Such analysis can even be applied to less obvious areas such as health and wellbeing, using metrics around absence data and productivity. “If [employers] have got a joined-up approach, so are keeping people healthy in the first place by having an on-site gym and having healthy food in the staff canteen, eventually that’s going to feed through to absence rates and then to [private medical insurance] PMI costs,” says Morgan. “As part of a long-term strategy, there are quite a number of metrics [employers] can use.”
Effective use of management information can also engage employees in particular initiatives, says Alan Ritchie, head of employer and trustee proposition at Standard Life. “It can really help employers to see the woods for the trees,” he says. “We recently did a report for one of our pension clients, where we provided the key data that we thought it would be useful for it to know, and that sparked a brilliant conversation.”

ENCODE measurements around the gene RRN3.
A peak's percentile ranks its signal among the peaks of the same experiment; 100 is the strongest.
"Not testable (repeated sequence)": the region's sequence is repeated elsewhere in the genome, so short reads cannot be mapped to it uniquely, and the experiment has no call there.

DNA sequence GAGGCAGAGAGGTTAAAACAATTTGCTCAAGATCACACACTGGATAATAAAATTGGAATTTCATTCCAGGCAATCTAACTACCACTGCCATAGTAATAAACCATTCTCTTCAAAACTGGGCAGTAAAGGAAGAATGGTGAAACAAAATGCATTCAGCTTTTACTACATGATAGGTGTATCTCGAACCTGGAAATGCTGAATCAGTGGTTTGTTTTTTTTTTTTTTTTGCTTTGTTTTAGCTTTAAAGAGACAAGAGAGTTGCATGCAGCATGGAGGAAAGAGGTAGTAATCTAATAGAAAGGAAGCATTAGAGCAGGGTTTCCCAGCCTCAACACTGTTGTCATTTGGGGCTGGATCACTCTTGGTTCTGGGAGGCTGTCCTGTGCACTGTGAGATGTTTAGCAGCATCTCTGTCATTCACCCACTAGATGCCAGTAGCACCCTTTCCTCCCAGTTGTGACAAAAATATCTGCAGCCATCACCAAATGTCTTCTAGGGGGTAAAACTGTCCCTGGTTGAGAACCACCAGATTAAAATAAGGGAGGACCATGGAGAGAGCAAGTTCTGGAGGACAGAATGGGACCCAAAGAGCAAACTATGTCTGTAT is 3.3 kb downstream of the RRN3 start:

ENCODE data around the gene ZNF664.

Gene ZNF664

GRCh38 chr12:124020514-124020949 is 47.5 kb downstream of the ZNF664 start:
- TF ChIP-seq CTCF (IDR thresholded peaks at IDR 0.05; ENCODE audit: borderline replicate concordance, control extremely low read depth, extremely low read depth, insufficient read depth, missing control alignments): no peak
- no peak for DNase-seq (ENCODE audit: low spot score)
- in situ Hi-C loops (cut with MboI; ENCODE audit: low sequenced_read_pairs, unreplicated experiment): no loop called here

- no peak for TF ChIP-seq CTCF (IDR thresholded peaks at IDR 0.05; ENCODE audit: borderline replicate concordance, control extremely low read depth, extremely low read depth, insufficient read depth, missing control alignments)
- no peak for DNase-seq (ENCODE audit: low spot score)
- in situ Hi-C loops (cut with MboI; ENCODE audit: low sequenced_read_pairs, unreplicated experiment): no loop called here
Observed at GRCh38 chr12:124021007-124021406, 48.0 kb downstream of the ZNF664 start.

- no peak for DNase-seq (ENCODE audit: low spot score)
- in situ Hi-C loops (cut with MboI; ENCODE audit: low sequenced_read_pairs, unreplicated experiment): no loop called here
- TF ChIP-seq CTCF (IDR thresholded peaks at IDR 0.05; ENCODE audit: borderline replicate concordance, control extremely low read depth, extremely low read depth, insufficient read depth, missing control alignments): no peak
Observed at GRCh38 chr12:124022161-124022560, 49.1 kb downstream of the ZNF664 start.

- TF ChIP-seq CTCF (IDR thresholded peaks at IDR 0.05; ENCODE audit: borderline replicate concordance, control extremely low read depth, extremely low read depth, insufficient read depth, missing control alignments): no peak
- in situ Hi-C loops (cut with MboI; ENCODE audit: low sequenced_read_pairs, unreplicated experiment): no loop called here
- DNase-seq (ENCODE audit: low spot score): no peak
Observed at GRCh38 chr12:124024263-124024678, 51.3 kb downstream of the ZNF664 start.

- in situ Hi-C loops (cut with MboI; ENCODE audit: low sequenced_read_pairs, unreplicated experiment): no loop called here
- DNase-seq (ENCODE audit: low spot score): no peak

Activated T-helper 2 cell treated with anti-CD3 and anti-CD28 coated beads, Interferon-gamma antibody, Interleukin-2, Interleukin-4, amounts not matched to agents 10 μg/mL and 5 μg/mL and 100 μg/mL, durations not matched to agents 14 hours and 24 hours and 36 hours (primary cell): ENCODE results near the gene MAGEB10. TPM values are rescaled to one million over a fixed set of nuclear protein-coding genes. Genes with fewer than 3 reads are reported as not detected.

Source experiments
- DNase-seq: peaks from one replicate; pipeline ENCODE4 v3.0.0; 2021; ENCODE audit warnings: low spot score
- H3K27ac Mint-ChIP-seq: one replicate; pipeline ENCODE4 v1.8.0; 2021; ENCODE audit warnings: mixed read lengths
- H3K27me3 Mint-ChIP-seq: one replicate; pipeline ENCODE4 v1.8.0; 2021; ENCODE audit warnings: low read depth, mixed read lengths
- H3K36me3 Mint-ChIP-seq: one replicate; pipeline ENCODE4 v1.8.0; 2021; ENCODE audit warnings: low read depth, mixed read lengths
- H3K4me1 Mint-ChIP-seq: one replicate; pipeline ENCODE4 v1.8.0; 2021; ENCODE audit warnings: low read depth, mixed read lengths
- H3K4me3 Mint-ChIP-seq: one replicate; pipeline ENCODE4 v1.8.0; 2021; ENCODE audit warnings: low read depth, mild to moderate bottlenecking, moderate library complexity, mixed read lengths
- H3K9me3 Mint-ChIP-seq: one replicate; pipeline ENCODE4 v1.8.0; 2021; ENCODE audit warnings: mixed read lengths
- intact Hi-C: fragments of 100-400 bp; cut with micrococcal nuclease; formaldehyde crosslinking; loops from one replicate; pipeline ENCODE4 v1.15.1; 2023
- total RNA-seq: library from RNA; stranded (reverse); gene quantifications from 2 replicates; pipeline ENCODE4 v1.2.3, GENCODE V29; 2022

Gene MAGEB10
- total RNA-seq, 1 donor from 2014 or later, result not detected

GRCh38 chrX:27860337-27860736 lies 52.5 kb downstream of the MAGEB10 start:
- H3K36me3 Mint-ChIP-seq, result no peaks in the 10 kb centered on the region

This revealed issues such as a large number of high earners only paying a small amount into their pension pots, and a number of older workers who were in danger of not saving enough to retire on. “With that kind of information, you can start to think about a consolidation campaign with those people to increase their engagement in the scheme in the first place, and the value they feel they get from it,” says Ritchie.
Such analysis can also be used to understand trends that may otherwise not have been spotted. Morgan cites the example of one employer that had a benefits take-up rate that was three times higher in one location than in the rest of the country. “Is it because of a different management style in there, or is it because people in that location happen to be happier than anybody else in the country?” he asks. “[Employers] need to really do a lot of analysis to look at individual groups of employees to understand where those variations are, and then they can start to put other communication strategies around it.”